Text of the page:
......@@ -39,7 +39,7 @@ If you want to duplicate these commands, you must check that the input files are
\item Sending jobs to remote machines via \texttt{ssh}
\end{itemize}
\item Outputs a data file that can be fed to \texttt{spell-qtl}.
\item Can also output the raw Parental Origin Probabilities.
\item Can also output the raw (1-point) Parental Origin Probabilities.
\end{itemize}
\subsection{\texttt{spell-qtl}}
\begin{itemize}
......@@ -82,7 +82,7 @@ Note that: \begin{itemize}
Build in allele code are :
\begin{description}
\item[02] SNP observations, where 0 and 2 are homozygous and 1 is heterozygous. These observations type are relevant for any individual in the pedigree, including parents. \texttt{spell-marker} will then perform inference of possible genotypes and inference of possible states in the CTHMM.
\item[ABHCD] MapMaker like Parental Origin inferred observations. These are relevant for inbred lines crosses products. Let's consider the cross $A|A \times B|B$:
\item[ABHCD] MapMaker-like Parental Origin inferred observations. These are relevant for inbred lines crosses products. Let's consider the cross $A|A \times B|B$:
\begin{itemize}
\item The child is typed A and the allele A is not dominant. The only possible genotype is $A|A$. This is encoded by the character \texttt{ A} in MapMaker.
\item The child is typed A and the allele A is dominant. The possible genotype are $A|A$, $A|B$ and $B|A$. This is encoded by the character \texttt{ D} in MapMaker.
......
......@@ -74,21 +74,20 @@ basicstyle=\ttfamily
\chapter*{Foreword}
\paragraph{} Spell-QTL
is a software suite allowing to detect QTLs in any crossing design. Spell acronym is for {\em Species Perscrutandis Enixe Locis Locabutur}. This means {\em The characters will be localized using an zealous loci inspection}, the very purpose of the software. If you read this manual, you already know what QTL stands for.
\paragraph{} Spell-QTL is a software suite allowing to detect QTLs in any crossing design. Spell is an acronym that stands for {\em Species Perscrutandis Enixe Locis Locabutur}. This means {\em The characters will be localized by zealously inspecting the loci}, the very purpose of the software. If you are reading this manual, you already know what QTL stands for.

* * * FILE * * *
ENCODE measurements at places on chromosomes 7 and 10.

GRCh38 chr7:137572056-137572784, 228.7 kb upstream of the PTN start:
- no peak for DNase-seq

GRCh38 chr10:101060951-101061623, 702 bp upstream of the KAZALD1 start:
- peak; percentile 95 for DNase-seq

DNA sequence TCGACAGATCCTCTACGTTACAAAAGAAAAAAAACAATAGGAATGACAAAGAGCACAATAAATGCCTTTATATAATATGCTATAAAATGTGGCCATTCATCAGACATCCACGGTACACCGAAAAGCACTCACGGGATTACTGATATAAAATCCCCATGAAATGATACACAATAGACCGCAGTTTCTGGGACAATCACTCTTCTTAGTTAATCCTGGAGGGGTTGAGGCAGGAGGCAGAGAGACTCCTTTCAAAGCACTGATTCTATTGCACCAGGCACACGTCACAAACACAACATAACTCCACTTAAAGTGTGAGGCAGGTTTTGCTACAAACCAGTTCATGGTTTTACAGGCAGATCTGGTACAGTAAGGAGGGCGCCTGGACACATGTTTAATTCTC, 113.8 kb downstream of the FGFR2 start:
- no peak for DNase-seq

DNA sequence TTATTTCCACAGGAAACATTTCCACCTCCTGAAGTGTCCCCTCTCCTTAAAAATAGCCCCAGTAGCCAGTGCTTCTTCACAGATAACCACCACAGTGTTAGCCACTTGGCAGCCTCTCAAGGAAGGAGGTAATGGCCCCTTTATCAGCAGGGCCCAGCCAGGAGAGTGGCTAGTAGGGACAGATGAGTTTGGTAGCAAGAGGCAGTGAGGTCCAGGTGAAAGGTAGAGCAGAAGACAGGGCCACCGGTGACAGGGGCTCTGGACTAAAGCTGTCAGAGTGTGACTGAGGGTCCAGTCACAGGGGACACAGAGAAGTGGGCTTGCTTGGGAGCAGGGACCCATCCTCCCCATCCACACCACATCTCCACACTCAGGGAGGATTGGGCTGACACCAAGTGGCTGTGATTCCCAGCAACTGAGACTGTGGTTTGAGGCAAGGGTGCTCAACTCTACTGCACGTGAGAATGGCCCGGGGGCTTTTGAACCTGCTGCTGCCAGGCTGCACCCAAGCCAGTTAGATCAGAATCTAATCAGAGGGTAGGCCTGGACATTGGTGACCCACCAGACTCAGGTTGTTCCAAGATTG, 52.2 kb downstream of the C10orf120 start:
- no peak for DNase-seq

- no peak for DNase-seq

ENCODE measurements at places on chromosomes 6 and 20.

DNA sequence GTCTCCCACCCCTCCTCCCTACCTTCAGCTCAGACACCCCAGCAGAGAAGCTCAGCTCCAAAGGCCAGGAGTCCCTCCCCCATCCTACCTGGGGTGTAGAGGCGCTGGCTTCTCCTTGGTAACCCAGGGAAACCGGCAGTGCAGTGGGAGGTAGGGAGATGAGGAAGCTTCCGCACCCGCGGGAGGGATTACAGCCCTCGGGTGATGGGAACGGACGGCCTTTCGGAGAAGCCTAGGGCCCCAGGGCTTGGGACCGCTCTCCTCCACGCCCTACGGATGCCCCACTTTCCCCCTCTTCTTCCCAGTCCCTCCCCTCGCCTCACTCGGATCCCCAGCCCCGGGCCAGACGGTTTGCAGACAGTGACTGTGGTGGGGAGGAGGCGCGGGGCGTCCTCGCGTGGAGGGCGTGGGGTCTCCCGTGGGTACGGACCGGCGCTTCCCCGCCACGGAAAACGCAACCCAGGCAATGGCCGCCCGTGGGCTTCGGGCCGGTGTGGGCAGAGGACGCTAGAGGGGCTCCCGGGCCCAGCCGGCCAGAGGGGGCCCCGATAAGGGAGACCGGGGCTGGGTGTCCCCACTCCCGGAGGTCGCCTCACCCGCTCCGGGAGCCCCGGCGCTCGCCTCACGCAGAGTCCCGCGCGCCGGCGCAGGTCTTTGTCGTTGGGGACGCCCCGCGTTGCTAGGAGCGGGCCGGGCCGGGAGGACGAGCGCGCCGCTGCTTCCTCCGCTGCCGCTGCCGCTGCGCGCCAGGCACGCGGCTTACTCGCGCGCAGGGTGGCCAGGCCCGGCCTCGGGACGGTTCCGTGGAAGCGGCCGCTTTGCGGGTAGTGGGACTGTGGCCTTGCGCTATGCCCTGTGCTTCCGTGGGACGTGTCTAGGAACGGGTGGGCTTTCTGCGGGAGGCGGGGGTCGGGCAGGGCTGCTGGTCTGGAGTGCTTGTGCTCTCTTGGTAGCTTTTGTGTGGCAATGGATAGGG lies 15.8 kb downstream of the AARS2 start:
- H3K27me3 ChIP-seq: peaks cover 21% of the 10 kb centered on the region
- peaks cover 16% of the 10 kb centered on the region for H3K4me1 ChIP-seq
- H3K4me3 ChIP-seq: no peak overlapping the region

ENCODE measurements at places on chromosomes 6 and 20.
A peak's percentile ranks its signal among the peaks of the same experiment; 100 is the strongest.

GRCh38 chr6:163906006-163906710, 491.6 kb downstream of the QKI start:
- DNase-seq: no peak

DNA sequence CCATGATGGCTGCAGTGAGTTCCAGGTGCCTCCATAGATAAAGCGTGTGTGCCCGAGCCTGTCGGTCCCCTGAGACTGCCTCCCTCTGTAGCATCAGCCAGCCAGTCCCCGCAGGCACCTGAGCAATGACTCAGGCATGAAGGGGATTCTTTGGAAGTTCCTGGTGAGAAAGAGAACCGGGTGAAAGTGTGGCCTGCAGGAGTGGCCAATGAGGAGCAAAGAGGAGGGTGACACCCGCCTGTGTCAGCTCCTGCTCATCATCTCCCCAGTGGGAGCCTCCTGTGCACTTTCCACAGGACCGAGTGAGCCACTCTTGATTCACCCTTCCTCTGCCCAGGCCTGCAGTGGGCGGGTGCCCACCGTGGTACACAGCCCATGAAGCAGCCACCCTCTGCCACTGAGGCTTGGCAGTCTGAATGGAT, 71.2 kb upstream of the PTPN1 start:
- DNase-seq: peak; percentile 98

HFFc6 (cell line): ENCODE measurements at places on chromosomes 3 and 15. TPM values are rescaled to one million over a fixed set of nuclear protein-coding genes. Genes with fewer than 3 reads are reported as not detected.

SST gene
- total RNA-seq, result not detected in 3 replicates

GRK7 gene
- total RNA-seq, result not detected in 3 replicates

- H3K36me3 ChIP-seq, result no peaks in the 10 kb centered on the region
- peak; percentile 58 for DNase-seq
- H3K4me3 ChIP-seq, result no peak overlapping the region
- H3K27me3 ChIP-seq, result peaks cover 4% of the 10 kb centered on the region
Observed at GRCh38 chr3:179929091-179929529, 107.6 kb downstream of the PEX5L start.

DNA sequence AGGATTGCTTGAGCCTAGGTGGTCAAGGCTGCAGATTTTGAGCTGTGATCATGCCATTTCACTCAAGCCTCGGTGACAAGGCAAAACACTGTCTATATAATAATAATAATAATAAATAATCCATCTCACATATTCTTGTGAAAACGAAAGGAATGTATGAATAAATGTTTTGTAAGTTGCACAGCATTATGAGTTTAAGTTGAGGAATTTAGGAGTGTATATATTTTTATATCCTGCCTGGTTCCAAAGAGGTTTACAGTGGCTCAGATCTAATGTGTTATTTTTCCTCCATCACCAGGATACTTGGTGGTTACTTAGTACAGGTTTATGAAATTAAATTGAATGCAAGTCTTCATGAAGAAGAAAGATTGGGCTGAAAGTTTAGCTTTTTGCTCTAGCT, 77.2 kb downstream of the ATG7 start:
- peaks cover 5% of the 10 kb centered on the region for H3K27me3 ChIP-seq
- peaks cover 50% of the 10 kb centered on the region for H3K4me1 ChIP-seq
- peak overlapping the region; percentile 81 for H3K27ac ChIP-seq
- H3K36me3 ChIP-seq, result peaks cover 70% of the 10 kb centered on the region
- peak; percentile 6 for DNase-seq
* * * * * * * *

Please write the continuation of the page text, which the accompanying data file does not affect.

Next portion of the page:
We - Damien Leroux and Sylvain Jasson - are developping Spell-QTL at MIAT, a research lab from INRA French National Institute for Agricultural Research. We are located near Toulouse, in the French Occitanie region.
We---Damien Leroux and Sylvain Jasson---are developping Spell-QTL at MIAT, a research lab from INRA French National Institute for Agricultural Research. We are located near Toulouse, in the French Occitanie region.
\paragraph{} When the project started, we were just planning to rewrite our legacy code MCQTL, using modern C++. After decades of development and many contributors - most of them not even reachable - MCQTL had reached the stage of "Hydra code": every bug correction, every improvement was made at very high cost.
\paragraph{} When the project started, we were just planning to rewrite our legacy code MCQTL, using modern C++. After decades of development and many temporary contributors---most of them not even reachable---MCQTL was in a stage of ``Hydra code'': every bug correction, every improvement had a very high cost.
As the project was moving forward, and as we were thinking it would be a quick and easy release, we discover that some hypothesis that were made in MCQTL, were no mode valid with dealing with modern crosses (MAGIC, AIC...)
As the project was moving forward, and as we were thinking it would be a quick and easy release, we discovered that some hypotheses that were made in MCQTL, were no more valid when dealing with modern crosses (MAGIC, AIC...)
This work switched from engineering project to research project inadvertently, and we are very happy about that !
This work switched inadvertently from an engineering project to a research project, and we are very happy about that!
\paragraph{} Both the software and this manual are work under progress: feed-back is welcome and appreciated.
\paragraph{} Both the software and this manual are works in progress: feedback is welcome and appreciated.
\vspace*{\fill}
\noindent Spell-QTL is available at \url{https://mulcyber.toulouse.inra.fr/frs/?group_id=204} under Gnu Public License.
\noindent Spell-QTL is available at \url{https://mulcyber.toulouse.inra.fr/frs/?group_id=204} under the Gnu Public License.
\begin{center}
\includegraphics[clip, trim=0.5cm 7.9cm 0.5cm 14cm,width=0.25\columnwidth]{pdfs/gpl-v3-logo}
\end{center}